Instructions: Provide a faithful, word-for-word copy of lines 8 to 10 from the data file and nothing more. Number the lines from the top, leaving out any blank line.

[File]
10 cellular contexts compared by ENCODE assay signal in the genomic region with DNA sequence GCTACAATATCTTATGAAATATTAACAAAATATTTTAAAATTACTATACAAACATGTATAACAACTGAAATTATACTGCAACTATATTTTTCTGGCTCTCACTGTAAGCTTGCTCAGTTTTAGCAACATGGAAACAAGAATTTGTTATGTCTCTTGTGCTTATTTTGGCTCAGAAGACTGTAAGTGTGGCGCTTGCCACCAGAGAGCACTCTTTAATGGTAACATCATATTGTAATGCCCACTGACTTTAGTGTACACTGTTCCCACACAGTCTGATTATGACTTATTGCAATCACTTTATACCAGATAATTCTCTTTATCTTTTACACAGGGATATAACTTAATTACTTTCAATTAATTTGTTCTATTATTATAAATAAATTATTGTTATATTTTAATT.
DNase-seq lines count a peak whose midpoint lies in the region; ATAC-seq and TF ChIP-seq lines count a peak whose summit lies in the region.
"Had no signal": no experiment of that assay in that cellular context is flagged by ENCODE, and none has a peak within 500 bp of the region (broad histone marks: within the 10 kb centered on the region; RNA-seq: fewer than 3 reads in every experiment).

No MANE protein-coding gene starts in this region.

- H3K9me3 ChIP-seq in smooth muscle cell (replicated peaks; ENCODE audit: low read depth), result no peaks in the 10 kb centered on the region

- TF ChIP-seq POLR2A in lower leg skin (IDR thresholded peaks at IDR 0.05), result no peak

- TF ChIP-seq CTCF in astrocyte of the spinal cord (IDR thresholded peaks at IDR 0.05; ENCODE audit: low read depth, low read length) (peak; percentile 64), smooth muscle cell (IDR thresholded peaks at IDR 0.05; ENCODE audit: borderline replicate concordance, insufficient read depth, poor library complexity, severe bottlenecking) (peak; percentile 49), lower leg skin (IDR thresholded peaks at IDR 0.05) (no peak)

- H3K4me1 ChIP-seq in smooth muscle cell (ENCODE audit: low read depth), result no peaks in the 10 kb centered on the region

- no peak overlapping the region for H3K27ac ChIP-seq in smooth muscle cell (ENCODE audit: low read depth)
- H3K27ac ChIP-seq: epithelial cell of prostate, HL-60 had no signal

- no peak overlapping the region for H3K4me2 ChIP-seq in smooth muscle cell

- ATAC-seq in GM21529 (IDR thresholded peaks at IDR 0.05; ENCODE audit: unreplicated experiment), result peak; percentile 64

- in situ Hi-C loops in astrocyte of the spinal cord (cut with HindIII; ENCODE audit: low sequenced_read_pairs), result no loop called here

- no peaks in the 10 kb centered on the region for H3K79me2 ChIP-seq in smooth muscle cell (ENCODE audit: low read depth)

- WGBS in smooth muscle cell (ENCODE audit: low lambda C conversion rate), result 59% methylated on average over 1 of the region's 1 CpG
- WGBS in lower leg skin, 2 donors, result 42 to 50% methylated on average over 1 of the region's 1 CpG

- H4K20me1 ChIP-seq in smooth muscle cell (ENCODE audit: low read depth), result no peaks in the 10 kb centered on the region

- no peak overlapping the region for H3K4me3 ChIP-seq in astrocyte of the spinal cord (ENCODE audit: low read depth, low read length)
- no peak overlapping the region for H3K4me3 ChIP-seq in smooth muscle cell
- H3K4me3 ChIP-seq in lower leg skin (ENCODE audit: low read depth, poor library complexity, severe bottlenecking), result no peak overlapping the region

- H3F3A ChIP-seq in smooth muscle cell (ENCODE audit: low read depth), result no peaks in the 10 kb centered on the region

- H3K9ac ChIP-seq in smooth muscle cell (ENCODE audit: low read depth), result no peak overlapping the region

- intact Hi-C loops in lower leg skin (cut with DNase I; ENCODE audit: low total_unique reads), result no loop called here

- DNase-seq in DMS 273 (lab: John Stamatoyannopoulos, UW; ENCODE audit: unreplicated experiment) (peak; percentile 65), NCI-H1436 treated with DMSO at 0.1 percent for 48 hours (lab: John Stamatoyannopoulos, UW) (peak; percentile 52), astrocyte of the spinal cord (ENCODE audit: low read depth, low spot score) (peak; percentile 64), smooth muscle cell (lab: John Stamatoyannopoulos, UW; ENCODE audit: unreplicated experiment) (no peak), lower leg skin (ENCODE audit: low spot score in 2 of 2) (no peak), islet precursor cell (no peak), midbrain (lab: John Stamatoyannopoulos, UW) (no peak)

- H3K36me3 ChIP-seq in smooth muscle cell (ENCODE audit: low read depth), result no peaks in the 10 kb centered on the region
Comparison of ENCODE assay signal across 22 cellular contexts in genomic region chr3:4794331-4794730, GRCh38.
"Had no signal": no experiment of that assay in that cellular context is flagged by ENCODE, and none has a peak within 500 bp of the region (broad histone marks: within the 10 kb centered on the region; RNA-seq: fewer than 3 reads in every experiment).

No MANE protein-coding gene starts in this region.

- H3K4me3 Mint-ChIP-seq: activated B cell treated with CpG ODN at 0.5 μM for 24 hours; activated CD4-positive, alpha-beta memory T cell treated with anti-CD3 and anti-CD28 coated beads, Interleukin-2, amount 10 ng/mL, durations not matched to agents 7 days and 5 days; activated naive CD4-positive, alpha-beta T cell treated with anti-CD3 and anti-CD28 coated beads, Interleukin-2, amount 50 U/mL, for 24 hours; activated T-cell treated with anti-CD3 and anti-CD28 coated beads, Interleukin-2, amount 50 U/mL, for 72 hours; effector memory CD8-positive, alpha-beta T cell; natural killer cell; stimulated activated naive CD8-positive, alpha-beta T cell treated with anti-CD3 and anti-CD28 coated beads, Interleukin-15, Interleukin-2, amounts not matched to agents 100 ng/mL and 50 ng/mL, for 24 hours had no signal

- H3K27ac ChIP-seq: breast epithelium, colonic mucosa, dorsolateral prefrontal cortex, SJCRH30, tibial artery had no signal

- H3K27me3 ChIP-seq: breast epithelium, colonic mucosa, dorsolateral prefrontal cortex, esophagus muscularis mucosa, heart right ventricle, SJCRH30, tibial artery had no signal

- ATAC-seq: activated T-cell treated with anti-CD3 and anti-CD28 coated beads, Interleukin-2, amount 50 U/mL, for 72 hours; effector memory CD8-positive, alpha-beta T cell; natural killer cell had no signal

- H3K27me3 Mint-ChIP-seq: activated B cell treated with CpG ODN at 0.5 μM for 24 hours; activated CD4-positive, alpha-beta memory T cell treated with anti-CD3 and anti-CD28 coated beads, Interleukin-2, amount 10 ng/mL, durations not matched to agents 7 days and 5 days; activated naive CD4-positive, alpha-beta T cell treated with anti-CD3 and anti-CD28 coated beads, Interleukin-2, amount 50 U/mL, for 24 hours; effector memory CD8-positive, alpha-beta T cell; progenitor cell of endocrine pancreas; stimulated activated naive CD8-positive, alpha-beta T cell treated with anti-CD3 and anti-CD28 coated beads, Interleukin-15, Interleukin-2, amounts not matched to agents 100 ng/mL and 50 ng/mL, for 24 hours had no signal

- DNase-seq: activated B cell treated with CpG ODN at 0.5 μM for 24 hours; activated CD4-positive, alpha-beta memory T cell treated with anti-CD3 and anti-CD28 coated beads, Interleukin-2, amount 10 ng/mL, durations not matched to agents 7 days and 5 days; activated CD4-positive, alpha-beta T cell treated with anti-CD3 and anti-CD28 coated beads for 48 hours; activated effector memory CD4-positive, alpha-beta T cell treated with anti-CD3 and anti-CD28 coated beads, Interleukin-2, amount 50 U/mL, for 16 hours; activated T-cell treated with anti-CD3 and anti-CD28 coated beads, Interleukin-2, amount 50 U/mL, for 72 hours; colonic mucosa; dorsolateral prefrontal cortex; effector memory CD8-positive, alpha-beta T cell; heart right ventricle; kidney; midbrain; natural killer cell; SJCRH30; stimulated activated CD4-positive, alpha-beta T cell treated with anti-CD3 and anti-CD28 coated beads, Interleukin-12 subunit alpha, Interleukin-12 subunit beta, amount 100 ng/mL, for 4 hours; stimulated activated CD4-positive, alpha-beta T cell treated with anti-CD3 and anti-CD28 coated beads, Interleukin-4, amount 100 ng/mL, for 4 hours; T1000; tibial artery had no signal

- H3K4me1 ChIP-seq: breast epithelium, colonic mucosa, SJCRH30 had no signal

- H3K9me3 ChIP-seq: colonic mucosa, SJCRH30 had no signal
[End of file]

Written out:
- H3K4me1 ChIP-seq in smooth muscle cell (ENCODE audit: low read depth), result no peaks in the 10 kb centered on the region

- no peak overlapping the region for H3K27ac ChIP-seq in smooth muscle cell (ENCODE audit: low read depth)
- H3K27ac ChIP-seq: epithelial cell of prostate, HL-60 had no signal